new! slideshow of my 54 top shade plants

under apple peak 2
SHADE IS A TRICKSTER, CAPTURING AND RELINQUISHING territory as years pass and woody plants grow—or are damaged or lost. Twenty-five years into gardening on one site, some former “shade gardens” here now bake, and even more spots that were sunny—well, you get the changeable, unpredictable picture.

Thankfully, for the latter areas, I have old clumps of lower-light plants to divide, including those in this new slideshow of my top 54 shade subjects. I included some woodland-garden shrubs and trees for those seeking to manufacture some shade of their own—or wanting to add more understory structure to what nature has provided.

a mostly alphabetical tour of 54 favorites for shade

plant profiles of shade subjects



Bulbs and bulb-like plants


Deciduous Shrubs

Deciduous Tree

more help in the shade

  1. Thank you Margaret for such an inspiring post! I have some of these plants but wish I had more property so I could try all of them. Your gardens are just beautiful, and your photos are lovely. Thank you for such a detailed post about shade plants. I’ll be referring to it often.

    1. Brett Price says:

      Wow. talk about inspiring. I’m currently working on a shade garden design and this slideshow is so helpful. There are so many species I’ve never encountered or heard of before and that is even after getting a two year degree in horticulture. I’ll have to look harder at some of the local nurseries up here in Maine and see if anyone has some of these cool varieties. Thanks Margaret!

  2. Robert Webber says:

    Wow you’ve given us an entire garden!
    A shade garden!
    Lots of faves here, icluding surprise surprise CS!
    Thanks so much for joining us – we r HONOURED!

  3. Balisha says:

    I started out just to look at a few of your plants… and before long I was at the end of the slideshow. What a wonderful collection you have. I found some of the plants in my woods…that I couldn’t identify…Thanks

    By the way, I just received two of the copies of your new book. I bought one for my daughter, who lives in both DC and Wi. She is wanting to retire to her lake home in a few years…thought this book would be right up her alley. I just started reading it…love it. Balisha

  4. rebecca sweet says:

    Hello Margaret! While in Connecticut last week (my first time!) I had the privilege to pal around with Andrew Keys who mentioned he was possibly going to visit your beautiful garden. Yes, I was a teensy (okay, a lot) jealous to say the least! After reading this post and seeing all of your gorgeous photos I now feel like I’ve visited your garden, too! Thanks for contributing to our group!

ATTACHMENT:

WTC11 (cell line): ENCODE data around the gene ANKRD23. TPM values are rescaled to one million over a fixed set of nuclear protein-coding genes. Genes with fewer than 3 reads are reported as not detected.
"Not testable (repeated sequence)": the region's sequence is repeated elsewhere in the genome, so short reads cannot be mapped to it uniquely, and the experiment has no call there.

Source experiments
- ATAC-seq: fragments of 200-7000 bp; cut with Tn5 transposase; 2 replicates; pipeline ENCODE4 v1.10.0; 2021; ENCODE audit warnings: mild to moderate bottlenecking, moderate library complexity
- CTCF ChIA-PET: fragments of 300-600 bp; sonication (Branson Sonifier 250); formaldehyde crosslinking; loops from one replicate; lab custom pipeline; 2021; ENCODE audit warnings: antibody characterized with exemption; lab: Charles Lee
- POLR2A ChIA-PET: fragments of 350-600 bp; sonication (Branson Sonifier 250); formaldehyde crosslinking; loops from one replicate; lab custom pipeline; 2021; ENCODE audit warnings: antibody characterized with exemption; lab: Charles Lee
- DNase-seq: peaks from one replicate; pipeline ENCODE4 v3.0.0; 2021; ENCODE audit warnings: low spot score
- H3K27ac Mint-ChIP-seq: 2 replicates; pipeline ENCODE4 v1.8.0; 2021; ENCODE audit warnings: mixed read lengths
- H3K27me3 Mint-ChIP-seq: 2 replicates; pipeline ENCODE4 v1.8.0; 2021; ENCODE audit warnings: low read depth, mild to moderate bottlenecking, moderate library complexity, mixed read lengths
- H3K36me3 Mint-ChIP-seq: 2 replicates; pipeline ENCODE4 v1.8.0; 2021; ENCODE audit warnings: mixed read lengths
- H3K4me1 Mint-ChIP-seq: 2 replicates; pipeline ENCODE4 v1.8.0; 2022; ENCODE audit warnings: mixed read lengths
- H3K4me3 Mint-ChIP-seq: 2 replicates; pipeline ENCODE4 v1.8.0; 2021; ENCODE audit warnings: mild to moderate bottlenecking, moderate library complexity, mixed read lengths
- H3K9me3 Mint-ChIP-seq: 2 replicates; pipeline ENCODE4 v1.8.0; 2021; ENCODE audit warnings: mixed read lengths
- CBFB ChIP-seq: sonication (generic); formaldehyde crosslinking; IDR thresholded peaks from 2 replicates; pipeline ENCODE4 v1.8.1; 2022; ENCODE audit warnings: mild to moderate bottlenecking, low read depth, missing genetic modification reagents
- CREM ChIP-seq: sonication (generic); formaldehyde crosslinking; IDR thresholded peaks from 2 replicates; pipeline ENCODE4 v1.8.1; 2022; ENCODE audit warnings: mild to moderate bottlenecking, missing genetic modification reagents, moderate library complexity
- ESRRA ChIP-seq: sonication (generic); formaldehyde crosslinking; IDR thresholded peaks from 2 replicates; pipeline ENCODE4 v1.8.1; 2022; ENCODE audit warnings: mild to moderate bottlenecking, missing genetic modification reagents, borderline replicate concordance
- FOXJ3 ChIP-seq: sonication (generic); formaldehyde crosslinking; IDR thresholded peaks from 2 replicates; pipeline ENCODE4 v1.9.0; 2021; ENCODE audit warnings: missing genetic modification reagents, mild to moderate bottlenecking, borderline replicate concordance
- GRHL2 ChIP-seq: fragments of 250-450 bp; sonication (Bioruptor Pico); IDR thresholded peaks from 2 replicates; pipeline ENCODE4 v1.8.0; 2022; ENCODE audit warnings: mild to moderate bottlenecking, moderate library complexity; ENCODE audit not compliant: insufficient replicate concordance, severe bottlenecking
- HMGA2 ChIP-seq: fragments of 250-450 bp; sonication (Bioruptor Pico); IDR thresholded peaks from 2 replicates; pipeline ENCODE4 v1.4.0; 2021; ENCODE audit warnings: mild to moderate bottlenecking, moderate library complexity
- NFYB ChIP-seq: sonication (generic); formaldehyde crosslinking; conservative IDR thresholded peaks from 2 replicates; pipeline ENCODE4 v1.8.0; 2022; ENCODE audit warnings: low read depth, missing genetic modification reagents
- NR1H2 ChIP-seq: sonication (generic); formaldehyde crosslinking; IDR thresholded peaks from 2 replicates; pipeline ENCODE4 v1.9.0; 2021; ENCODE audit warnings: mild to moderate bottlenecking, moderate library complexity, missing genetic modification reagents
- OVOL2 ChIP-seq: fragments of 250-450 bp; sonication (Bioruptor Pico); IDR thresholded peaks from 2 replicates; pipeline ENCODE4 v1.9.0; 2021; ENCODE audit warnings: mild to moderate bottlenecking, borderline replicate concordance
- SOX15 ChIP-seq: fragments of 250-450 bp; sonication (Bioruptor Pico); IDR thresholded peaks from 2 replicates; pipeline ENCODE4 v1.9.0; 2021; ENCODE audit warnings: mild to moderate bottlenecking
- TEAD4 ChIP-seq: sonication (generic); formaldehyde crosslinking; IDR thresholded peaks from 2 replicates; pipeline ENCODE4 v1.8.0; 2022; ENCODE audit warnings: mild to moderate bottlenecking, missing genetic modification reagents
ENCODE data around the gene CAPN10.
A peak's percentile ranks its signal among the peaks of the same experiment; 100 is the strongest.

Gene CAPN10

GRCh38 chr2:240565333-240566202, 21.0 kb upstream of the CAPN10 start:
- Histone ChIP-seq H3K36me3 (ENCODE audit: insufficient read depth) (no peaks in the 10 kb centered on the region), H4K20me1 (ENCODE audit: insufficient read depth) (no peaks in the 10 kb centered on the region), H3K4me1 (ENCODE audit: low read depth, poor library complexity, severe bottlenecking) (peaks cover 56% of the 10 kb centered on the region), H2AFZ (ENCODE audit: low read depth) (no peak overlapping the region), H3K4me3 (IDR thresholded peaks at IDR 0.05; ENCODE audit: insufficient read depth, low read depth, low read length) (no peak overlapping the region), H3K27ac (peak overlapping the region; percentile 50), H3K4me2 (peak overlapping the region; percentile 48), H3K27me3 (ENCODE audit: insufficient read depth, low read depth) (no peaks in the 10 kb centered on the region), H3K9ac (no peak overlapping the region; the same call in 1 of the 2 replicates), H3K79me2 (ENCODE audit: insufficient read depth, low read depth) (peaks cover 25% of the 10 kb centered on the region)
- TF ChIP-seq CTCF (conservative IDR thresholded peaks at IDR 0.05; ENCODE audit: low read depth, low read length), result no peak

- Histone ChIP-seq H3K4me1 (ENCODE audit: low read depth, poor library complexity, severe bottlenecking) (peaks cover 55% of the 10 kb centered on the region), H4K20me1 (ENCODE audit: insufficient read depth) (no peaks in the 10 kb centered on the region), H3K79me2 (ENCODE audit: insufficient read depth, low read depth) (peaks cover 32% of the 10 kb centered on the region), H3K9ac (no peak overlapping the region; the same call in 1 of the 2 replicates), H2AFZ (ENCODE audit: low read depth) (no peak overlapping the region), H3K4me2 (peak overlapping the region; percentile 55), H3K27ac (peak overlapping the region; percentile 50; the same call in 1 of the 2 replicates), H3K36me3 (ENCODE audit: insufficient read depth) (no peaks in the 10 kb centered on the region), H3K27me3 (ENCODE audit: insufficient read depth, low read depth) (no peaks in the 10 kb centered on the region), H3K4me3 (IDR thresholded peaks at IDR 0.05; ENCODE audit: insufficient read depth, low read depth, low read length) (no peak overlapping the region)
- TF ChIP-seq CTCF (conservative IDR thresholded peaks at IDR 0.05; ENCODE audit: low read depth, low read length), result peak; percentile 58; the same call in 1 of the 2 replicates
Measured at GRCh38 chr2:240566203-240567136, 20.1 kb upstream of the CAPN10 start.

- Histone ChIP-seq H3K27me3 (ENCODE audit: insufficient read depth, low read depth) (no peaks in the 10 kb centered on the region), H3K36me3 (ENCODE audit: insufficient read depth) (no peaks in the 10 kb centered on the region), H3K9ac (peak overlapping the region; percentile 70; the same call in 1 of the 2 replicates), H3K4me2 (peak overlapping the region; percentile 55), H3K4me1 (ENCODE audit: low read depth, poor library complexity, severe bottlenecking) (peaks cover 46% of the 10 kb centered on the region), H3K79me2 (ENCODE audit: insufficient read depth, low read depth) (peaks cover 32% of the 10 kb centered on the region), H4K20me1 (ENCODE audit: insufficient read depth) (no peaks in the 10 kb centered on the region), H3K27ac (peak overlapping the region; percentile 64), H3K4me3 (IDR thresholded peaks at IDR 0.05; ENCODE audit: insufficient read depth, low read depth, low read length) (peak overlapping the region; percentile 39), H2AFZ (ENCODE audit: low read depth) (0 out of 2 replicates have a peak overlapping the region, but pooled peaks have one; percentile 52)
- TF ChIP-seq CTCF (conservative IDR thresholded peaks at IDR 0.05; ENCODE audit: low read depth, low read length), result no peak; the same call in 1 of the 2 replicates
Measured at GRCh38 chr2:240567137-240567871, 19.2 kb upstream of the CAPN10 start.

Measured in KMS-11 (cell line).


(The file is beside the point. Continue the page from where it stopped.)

5. Matriarchy says:

    Watched the slide show yesterday, and today I spotted a golden Hakone grass at a nursery. Mine! After wanting one for the past few years of reading about yours. :-)

  6. Karen says:

    I am in awe of the beauty. When I look at your slideshow, I feel the stress drain from my body. I have a formerly full sun garden spot by my drive which now is mostly shade thanks to my neighbor’s beautiful mimosa tree. It is a challenge, but thanks to you I now have some ideas. We will now be able to cohabitate. Seasons do indeed change. It’s what makes life wonderful.

    1. Margaret says:

      Thank you, Karen, for your very kind compliment. How sweet! The garden is a great healer, that is for sure. Hope to see you soon again.

  7. Dixie says:

    Love the slideshow and made notes (local nurseries rejoice!). Would like to add biokovo geranium as a ground cover, blooming in June here, loving shade or sun and lean soil. Want a clump?

  8. Kaveh says:

    That first shot “under apple peak 2” is to die for and then every shot in the slide show is just as great.

    You actually just made me wish I had some more shady bits to my garden (and was back in the north east) which is something no one else could possibly manage!

    1. margaret says:

      Hi, Amy. My house and the sheds are a very, very dark olive from Benjamin Moore called Tuscany Green and the trim is really an orange color — but it’s called Merlot Red (also from Moore). Nothing the least bit wine-colored about it, promise.

  9. Louise says:

    Thank you! I know now why my Hakonechloa All Gold is miserable. Weed overgrew it. I will move it to the front. And it’s time to dream of more plants for my part shade garden.

    1. margaret says:

      You’re welcome, Louise. The All Gold is tough once established — a big clump will fend off most anything else, but when it’s young it needs time to acclimate.

  10. Sandy Otton says:

    Can’t think of a better way to start the new year than by looking at gorgeous photos of plants & gardens. Thanks for the slideshow.

  11. You show us all those delicious pictures of spring and talk about patience – no fair.

    Three of my faves for shade are not mentioned: Diecntra eximia, Fern leaf bleeding heart blooms from April until October here in Wisconsin; Adiantum venustum Himalayan maidenhair fern with its lacy fronds of tiny leaflets and Cryptotaenia japonica ‘Atropurpurea’, Purple-leaved Japanese Wild Parsley (part shade) for its showy purple bronze stems and leaves.

  12. Joe Caltagirone says:

    Thanks for the ideas and fantastic photos! I’ve recently acquired a new shade area in my yard and your suggestions will help.

  13. Lorie Leonard says:

    One plant I didn’t see listed is brunnera – adorable blue flowers in the spring, lovely leaves that rival hosta leaves, ignored by deer. In the Buffalo area where I live they do very well

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